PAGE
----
A Radical Change

by The Dartmouth Editorial Board | 4/16/99 5:00am

Much like the College itself, the Student Assembly is currently at a critical juncture. It faces a crisis in student support as well as dissension and indecision within. These problems are partially consequences of the recent announcement of the Trustees' initiative.

At such a time, the Assembly needs a president who will both radically refocus the representation of the body and bring the SA view back into alignment with student opinion. It is important that the candidate be a true outsider to the Assembly if he is to truly redirect the priorities and efforts of the Assembly.

Both Tom Leatherbee and Dean Krishna are members of the current Assembly, and neither offers to radically reform the Assembly image. Casey Sixkiller, while not an actual member of the Assembly, has served on the Assembly Committee on Student Life. This makes him something of an outsider, if it were not for the fact that listening to him elicits nothing but images of a politician in the making. None of these are what the Assembly needs to reconnect itself with the student body.

Drew Pluhar is the only candidate who can realistically provide the radical change that the Assembly currently needs. He is a true outsider, and a staunch advocate of the single-sex Greek system that has garnered so much student support over the past term. It took the Assembly this long to issue a statement backing a system which students demonstrated clear support for when the initiative was announced.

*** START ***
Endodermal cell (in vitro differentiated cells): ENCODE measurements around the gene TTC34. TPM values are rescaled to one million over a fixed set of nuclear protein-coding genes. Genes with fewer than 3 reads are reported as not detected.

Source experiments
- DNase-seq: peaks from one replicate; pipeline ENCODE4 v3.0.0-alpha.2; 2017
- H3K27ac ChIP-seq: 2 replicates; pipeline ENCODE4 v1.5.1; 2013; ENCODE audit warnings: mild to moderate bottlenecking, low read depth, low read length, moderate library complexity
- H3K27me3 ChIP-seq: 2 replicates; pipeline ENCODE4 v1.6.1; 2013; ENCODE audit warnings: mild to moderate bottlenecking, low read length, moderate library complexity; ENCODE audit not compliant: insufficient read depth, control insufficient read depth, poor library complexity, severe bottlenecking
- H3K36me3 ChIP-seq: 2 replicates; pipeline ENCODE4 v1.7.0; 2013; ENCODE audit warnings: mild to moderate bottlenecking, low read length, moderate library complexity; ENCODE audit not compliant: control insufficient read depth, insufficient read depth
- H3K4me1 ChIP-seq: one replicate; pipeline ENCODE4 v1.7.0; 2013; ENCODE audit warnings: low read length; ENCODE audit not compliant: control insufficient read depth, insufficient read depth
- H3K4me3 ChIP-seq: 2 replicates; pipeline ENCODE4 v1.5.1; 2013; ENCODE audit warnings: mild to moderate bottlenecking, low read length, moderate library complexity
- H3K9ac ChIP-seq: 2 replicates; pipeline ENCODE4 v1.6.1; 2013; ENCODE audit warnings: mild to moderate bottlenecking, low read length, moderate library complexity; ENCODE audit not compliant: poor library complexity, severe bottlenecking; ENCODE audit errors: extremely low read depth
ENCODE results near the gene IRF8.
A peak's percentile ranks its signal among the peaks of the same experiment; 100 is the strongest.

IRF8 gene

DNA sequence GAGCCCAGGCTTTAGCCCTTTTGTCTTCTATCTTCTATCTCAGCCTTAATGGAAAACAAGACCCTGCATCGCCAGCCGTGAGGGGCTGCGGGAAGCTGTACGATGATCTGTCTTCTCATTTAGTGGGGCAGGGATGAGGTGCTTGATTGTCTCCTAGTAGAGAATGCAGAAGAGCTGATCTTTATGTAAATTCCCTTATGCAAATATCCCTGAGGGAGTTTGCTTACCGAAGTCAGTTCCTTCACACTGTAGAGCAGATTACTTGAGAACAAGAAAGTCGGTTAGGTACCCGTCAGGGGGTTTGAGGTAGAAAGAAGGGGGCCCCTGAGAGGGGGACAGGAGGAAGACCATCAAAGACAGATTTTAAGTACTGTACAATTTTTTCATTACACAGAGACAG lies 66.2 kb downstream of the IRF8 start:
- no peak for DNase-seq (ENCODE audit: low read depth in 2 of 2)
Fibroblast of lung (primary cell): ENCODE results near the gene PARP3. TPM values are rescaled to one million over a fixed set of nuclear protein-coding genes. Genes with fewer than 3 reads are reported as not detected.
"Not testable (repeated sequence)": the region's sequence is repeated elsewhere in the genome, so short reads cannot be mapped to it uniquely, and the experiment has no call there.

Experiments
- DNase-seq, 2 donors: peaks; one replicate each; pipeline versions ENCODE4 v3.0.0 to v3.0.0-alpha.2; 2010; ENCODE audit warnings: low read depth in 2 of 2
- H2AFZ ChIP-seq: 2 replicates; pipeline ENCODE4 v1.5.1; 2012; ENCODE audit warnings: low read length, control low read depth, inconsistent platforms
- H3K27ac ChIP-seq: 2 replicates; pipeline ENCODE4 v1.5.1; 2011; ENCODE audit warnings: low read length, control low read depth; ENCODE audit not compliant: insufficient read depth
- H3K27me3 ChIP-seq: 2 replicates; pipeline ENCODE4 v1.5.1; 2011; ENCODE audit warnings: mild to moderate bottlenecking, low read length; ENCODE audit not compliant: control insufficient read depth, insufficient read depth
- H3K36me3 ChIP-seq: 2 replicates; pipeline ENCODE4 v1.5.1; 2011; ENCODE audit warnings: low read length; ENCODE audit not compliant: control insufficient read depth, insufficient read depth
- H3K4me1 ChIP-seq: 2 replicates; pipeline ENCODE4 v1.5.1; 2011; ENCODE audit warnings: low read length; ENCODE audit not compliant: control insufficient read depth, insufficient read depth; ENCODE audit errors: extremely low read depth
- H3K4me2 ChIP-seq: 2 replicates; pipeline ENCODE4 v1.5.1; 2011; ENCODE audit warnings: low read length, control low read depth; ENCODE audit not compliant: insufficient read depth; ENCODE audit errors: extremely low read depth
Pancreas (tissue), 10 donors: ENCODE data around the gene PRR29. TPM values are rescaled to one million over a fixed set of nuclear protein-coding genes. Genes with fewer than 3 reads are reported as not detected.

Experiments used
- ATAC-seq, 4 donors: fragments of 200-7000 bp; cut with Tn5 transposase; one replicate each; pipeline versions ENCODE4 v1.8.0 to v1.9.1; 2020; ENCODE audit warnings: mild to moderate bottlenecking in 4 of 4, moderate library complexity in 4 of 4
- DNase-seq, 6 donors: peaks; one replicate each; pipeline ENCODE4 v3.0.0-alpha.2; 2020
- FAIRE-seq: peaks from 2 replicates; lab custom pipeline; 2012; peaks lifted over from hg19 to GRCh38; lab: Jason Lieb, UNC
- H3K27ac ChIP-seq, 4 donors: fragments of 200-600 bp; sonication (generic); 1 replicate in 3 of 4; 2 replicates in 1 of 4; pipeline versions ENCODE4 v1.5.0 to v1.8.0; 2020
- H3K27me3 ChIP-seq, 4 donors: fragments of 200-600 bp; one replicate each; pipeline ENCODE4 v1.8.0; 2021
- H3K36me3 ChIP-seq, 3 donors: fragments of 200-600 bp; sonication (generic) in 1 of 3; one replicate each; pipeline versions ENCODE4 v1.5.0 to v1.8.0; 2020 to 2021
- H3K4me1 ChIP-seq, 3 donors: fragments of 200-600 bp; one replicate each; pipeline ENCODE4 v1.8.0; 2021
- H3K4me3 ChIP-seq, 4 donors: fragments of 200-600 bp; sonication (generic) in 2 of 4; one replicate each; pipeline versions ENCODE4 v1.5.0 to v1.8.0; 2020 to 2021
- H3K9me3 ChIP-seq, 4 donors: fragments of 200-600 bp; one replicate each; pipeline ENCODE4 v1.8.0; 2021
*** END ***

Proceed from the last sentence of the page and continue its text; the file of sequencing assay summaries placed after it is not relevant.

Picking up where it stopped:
Something is wrong when students give a clear mandate in two separate polls, and their representative body doesn't issue any statement on it until two months after the announcement. Krishna has claimed to be the "Pro-Greek" candidate. He is a member of the SA. Where was his Assembly resolution when the students made their position clear months ago?

It is important that Pluhar remember the interests of unaffiliated students as he tackles the social initiative in the coming year, but it is also crucial that the Assembly act on behalf of the majority of students, something it has failed to do in this past year.

It is time to make a fresh start and to take a step toward realigning the Assembly with student opinion. As president, Pluhar has the potential to do both of these things.

At the same time, it is important that there is some element of continuity and familiarity with the workings of the SA among the officers who are elected for next year. As such, Margaret Kuecker would provide the needed experience in the capacity of vice president.

She has been heavily involved in the SA for the past year and would be a valuable aide to Pluhar, not only with the running of the Assembly, but also in the workings of the administrative structure and the smaller tasks that the Assembly normally takes care of.

It is possible that a Pluhar victory would revitalize the Assembly, giving it the student mandate that it desperately needs, but this will only happen if there is student participation in the vote. Now is not the time for apathy. This vote will decide the course of the next year, and we as students need to weigh its consequences as heavily as we weighed the Trustees' announcement this past winter.

So take a moment this Monday and Tuesday, log onto www.dartmouth.edu/projects/election, and make your voice heard.